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Wines in the press, July 8-10

Published:  11 July, 2011

The Guardian

According to the UK wine trade, Alsace wines don't sell, says Fiona Beckett.

Some say it's down to the Germanic bottles, but Beckett thinks it might be unpredictable sweetness, of its Pinot Gris and Gewürztraminer. But if you enjoy the country's drier styles, it pays to experiment with the other varieties the region has to offer, such as a dry Sylvaner. The Léon Beyer Sylvaner 2009 (£7.95, The Wine Society), is refreshing and compliments seafood, salads and meze, she adds. Dry Riesling, is Alsace's great glory, says Beckett and she found a "brilliant bargain" in the Luss Riesling 2008 (£13.40, Vine Trail), which she thinks bears comparison with a Grand Cru.

The Telegraph

Susy Atkins is looking at wines to go with Diana Henry's pepper dishes. For a raw, green bell pepper the wine should carry the same green, sappy character - a clean, crisp Sauvignon Blanc preferably from the Western Cape is the clear choice, she says. Sweeter red, orange or yellow peppers can take on a riper Sauvignon and you can marry this same wine with all cooked peppers, too. With Henry's herby, Macedonian grilled vegetable salad, the Cabernet Franc grape of France's Loire Valley has exactly the right build. As for the chickpea and onion purée with sizzling peppers and lamb, it's got to be a lively Spanish Tempranillo. Atkins recommends Vino de la Tierra de Extremadura 2010, Spain (Marks & Spencer, £5.99) which she thinks is asking to be quaffed with lamb and pepper meze dishes.

The Financial Times

Wine is supposed to be the lifter of spirits, but acrimony has characterised the 2010 primeur campaign, says Jancis Robinson MW. Merchants have struggled to interest their clients because of the protracted and unpredictable nature of the campaign, and by Bordeaux negociants' attempts to bundle less desirable wines with the most sought-after. Plus some over-optimistic price rises, have resulted in many wines being ignored. Last March Robinson suggested considering a "mass boycott" - or at least to delay publishing scores until the prices had been announced. She adds, some of the Brits were, and are still, interested, but she failed to persuade the Americans, including Robert Parker. Quite how many individuals are buying with actual consumption in mind is the big mystery, she adds - especially for the top wines currently being offered at £8,000-plus per dozen bottles.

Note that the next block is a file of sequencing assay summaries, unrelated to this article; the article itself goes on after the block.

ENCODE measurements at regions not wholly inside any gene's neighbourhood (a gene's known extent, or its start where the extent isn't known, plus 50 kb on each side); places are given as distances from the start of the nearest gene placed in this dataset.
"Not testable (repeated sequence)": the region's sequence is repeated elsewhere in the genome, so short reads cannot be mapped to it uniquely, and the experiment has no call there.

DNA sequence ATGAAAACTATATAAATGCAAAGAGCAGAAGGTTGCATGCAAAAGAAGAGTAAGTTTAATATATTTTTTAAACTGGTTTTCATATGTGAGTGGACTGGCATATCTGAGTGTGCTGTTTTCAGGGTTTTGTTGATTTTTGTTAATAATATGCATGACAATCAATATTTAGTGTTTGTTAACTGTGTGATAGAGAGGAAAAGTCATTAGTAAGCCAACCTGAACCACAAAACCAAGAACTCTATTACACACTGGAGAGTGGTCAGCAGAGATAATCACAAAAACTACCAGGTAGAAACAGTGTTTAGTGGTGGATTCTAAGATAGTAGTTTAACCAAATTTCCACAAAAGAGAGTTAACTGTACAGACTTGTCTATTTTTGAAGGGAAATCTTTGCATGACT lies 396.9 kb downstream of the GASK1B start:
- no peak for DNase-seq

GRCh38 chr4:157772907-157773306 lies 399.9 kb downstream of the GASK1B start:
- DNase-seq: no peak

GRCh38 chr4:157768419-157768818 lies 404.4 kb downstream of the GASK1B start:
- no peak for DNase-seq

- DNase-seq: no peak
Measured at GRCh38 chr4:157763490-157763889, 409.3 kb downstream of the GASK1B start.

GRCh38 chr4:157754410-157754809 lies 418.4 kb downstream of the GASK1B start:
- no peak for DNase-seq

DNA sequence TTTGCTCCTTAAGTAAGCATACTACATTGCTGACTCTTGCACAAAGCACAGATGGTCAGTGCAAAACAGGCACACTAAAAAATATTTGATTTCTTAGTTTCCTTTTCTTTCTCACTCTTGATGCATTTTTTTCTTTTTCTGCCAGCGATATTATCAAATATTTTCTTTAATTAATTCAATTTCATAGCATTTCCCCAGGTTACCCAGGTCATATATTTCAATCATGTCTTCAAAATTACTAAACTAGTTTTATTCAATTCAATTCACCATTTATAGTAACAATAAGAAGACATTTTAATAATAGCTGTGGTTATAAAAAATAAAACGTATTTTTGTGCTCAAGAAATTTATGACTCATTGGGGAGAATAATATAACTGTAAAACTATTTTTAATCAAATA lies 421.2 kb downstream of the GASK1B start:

The Mail on Sunday

With Argentinian wines, you can generally expect vivid wines with good concentration, fruity flavours and a bit of oomph, says Olly Smith. Chances are you've tasted one of their mighty Malbecs - but there's a whole lot more awesomeness to revel in, he adds.
Torrontés is a white grape with alluring lemony, elderflower and lychee aromatics, Pinot Grigio has settled there, too and Bonarda produces juicy reds that are great fun. You can also find Chardonnay of decent quality, varieties from Tempranillo to Chenin planted and rich red blends. But Smith's mind was blown this week by Argentina's potential for fine wine when he tasted Chacra Pinot Noir '32' 2009, Patagonia (£58.50, The wine convinced him in a single sip that Argentina is able to make serious, fine and age-worthy wines.

The Independent

Terry Kirby picks his wines of the week. For Sunday lunch he opts for, Bertani Sereole Soave 2010, reputedly the wine served at the Coronation dinner of King George VI. Made using Garganega grapes grown on the eastern side of the Veneto. It's full-bodied, complex and packed with flavours of melons and peaches, with a slight almond twist to the finish, and works best with white fish (£9.65, For a mid week meal it's Domaine Hegarty Chamans 2008 (£7.99, In the bargain basement Kirby goes for Marques de Alarcon Rosado 2010, which he says demonstes the versatility of the Tempranillo grape (£6.99, Marks & Spencer).